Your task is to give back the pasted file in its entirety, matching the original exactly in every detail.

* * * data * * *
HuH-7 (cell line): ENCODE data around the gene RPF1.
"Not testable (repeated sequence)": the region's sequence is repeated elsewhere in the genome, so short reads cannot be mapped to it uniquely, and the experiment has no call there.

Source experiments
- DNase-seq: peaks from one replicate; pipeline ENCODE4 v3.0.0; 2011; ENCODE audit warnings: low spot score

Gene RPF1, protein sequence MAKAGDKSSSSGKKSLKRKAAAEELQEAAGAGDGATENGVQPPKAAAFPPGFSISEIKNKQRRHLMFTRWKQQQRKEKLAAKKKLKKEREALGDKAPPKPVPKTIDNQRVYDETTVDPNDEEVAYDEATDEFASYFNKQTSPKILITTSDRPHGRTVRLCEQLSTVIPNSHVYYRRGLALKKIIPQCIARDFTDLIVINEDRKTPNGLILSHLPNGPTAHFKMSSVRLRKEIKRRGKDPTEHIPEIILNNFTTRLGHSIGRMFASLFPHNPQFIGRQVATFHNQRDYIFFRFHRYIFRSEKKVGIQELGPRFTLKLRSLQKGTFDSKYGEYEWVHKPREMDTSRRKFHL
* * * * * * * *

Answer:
HuH-7 (cell line): ENCODE data around the gene RPF1.
"Not testable (repeated sequence)": the region's sequence is repeated elsewhere in the genome, so short reads cannot be mapped to it uniquely, and the experiment has no call there.

Source experiments
- DNase-seq: peaks from one replicate; pipeline ENCODE4 v3.0.0; 2011; ENCODE audit warnings: low spot score

Gene RPF1, protein sequence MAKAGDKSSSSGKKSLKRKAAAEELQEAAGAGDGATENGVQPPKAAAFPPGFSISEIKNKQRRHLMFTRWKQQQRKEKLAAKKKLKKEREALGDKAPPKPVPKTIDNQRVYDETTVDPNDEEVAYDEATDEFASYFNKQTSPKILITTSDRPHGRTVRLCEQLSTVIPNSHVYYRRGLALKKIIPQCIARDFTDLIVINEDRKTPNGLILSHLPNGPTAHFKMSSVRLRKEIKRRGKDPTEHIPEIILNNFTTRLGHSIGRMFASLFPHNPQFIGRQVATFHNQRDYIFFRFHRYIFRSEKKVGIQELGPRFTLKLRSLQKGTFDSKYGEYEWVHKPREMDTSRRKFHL